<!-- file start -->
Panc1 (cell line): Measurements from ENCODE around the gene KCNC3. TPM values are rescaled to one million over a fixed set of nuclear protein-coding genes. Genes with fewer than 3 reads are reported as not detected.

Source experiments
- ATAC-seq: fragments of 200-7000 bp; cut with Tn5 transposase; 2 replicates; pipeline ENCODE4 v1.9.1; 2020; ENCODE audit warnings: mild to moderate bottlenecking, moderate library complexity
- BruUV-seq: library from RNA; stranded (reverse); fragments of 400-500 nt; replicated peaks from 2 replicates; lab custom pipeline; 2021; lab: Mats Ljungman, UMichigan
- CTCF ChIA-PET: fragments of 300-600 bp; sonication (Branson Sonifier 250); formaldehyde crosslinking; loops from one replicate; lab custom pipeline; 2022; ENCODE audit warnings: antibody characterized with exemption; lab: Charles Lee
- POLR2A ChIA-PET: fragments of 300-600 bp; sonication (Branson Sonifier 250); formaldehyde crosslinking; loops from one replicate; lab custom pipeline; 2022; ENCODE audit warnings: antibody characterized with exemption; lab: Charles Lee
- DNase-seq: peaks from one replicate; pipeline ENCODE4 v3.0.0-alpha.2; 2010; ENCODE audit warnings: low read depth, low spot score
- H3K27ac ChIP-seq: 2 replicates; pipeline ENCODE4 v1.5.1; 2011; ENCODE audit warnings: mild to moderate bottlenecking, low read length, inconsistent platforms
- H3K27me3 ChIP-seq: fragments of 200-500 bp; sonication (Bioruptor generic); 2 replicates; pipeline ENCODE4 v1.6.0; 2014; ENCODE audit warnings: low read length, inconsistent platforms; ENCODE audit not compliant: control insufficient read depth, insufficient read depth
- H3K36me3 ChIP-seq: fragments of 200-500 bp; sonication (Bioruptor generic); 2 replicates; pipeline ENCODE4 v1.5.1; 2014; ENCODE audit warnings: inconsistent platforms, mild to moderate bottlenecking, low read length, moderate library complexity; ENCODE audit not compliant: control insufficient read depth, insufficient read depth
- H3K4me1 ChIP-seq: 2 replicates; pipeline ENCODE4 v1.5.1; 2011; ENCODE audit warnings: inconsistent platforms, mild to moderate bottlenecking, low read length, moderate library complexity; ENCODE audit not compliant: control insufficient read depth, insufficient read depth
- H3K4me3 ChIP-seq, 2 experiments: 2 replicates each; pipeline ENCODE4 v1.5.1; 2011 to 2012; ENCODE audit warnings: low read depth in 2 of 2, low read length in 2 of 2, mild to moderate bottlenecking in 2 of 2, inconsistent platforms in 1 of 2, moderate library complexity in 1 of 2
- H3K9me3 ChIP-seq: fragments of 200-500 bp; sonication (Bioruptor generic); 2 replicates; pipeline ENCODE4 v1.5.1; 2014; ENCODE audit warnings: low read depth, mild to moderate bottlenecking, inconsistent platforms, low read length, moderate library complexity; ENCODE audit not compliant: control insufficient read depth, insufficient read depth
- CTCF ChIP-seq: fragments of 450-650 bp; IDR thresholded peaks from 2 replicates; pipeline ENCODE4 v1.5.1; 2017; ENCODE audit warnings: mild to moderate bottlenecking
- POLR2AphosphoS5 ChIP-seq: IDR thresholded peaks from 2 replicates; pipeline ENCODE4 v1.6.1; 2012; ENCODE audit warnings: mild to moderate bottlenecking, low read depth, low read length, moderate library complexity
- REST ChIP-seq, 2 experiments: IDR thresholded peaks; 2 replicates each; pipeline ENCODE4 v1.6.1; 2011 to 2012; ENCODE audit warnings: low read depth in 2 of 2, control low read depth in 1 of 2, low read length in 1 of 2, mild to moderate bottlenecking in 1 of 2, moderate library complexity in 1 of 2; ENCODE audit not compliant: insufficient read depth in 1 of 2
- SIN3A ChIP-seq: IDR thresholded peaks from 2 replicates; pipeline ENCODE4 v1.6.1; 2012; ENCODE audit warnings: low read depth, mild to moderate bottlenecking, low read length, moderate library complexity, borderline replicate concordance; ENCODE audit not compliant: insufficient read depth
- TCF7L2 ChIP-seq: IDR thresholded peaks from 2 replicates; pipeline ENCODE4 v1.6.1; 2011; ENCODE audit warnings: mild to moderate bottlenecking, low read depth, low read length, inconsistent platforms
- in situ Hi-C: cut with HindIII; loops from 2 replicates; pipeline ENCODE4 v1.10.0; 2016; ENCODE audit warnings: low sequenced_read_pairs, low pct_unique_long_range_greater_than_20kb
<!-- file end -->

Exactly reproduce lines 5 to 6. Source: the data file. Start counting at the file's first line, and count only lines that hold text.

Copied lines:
- CTCF ChIA-PET: fragments of 300-600 bp; sonication (Branson Sonifier 250); formaldehyde crosslinking; loops from one replicate; lab custom pipeline; 2022; ENCODE audit warnings: antibody characterized with exemption; lab: Charles Lee
- POLR2A ChIA-PET: fragments of 300-600 bp; sonication (Branson Sonifier 250); formaldehyde crosslinking; loops from one replicate; lab custom pipeline; 2022; ENCODE audit warnings: antibody characterized with exemption; lab: Charles Lee